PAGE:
The Complete Jacques Tati must be one helluva package. The artwork alone: the other day, Adrian Curry made an exception for David Merveille’s outstanding designs in his essential “Movie Poster of the Week” column at the Notebook.
“PlayTime: Anatomy of a Gag” by David Cairns
And Criterion’s been publishing essays that accompany the silver discs. Yesterday, it was James Quandt. Today, it’s Jonathan Rosenbaum: “Tati had a sense of design in terms of both sound and image that expressed itself in painterly ‘touches’—strategic dabs that informed and inflected his overall compositions.”
Reverse Shot‘s Scorsese symposium has arrived at the most recent feature. Jeff Reichert: “For a filmmaker who has often challenged us to see how far we can strain our empathy and identification (think of Rupert Pupkin, Travis Bickle, and Jake La Motta), the push-pull bargain of repulsion and seduction Scorsese strikes while telling The Wolf of Wall Street is practically Faustian.”
More on Scorsese from Andrew Lewis Conn, writing for the Believer: “I’ve been obsessing over Life Lessons for years and must have seen it something like fifteen or twenty times now. I think it’s a masterpiece—one of the four or five greatest things Scorsese has ever done—and propose here for its twenty-fifth anniversary a thought for each of the picture’s glorious 44 minutes.”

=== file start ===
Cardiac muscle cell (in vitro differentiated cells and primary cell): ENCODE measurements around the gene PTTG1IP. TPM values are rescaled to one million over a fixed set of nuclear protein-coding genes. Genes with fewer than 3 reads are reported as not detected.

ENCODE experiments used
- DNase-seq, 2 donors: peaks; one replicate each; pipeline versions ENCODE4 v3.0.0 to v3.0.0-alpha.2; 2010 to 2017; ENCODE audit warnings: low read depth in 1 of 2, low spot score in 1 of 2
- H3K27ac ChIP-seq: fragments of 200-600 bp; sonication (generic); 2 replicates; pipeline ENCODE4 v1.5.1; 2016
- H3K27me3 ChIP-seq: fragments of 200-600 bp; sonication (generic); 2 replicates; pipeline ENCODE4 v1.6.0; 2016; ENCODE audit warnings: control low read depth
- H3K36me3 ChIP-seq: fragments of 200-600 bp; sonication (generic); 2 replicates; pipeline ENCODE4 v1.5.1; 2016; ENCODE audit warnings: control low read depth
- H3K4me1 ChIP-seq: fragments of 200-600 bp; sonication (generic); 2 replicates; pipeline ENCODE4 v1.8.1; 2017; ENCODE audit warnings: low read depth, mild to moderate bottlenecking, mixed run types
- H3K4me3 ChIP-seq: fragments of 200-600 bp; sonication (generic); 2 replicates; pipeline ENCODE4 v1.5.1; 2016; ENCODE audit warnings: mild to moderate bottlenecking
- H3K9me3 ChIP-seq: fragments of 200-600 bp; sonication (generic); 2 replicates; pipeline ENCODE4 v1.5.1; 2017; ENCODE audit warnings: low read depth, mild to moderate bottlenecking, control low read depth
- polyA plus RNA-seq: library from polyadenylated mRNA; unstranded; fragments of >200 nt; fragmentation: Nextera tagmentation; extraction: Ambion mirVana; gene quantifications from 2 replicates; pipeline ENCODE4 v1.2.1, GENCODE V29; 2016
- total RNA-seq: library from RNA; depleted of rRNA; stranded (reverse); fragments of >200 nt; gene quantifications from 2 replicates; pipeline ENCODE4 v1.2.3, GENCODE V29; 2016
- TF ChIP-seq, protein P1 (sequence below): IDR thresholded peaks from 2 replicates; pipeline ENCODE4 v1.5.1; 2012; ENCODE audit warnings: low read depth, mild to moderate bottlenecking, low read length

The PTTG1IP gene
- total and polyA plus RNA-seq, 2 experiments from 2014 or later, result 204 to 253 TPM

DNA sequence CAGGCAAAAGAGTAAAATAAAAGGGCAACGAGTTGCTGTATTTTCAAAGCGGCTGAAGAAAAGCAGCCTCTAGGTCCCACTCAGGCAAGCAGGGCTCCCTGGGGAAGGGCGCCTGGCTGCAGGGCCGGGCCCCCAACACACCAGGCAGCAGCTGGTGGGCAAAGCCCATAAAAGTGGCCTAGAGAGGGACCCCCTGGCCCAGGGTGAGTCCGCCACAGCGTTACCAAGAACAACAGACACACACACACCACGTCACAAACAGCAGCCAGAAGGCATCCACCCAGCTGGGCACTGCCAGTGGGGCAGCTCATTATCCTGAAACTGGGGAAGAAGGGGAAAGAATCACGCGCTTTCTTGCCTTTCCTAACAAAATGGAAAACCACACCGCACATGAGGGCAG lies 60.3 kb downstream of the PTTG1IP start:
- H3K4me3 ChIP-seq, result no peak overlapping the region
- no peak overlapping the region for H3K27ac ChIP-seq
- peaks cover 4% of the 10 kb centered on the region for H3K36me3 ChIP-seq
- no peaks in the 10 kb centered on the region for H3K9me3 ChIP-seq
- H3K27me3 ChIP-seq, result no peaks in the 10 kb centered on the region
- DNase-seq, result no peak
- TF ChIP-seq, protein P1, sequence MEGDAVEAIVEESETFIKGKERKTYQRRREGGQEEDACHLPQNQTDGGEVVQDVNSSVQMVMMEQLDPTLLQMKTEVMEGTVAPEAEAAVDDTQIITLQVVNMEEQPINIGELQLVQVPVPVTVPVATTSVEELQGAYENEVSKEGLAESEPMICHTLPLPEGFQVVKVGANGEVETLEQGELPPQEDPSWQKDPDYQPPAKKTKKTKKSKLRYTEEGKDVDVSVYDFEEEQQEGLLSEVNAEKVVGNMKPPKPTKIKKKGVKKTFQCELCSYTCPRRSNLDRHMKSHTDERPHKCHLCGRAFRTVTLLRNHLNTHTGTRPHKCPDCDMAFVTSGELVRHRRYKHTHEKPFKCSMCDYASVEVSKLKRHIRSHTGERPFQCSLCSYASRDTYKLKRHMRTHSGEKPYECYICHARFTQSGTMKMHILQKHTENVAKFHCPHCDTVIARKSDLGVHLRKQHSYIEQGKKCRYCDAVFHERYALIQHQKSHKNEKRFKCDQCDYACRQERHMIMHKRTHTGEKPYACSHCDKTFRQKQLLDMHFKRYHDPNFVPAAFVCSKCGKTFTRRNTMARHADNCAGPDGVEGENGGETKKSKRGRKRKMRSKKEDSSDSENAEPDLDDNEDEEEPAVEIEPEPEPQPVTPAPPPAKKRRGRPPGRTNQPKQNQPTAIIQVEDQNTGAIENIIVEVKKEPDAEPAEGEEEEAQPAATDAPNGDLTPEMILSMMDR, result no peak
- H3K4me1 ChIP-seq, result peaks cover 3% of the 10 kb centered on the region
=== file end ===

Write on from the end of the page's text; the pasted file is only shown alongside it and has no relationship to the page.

“One of her movie vehicles was called Born to Dance (1936), and if ever anyone was, surely it was Eleanor Powell, the queen of tap.” Dan Callahan at the Chiseler.
In Approaching the End: Imagining Apocalypse in American Film, Peter Labuza “gives an important first look at something we should look into: our appetite for destruction, but a destruction that won’t touch us.” Jaime Grijalba Gomez at Twitch.
Bernard Rose’s 1992 Candyman “came out right alongside Francis Ford Coppola’s super-deluxe Dracula, and its Guignol is grander,” argues Adam Nayman at Reverse Shot.
At the AV Club, Kyle Fowle presents a “beginner’s guide to Hammer Films.”
“Horror sequels are the exact opposite of horror,” argues Tasha Robinson at the Dissolve.
At MetaFilter, Monsieur Caution‘s posted a guide to lists and recent writing on, as one of those lists has it, “feminist-minded” horror.
Here’s one on us, “10 Indie Horror Films You May Not Have Seen.”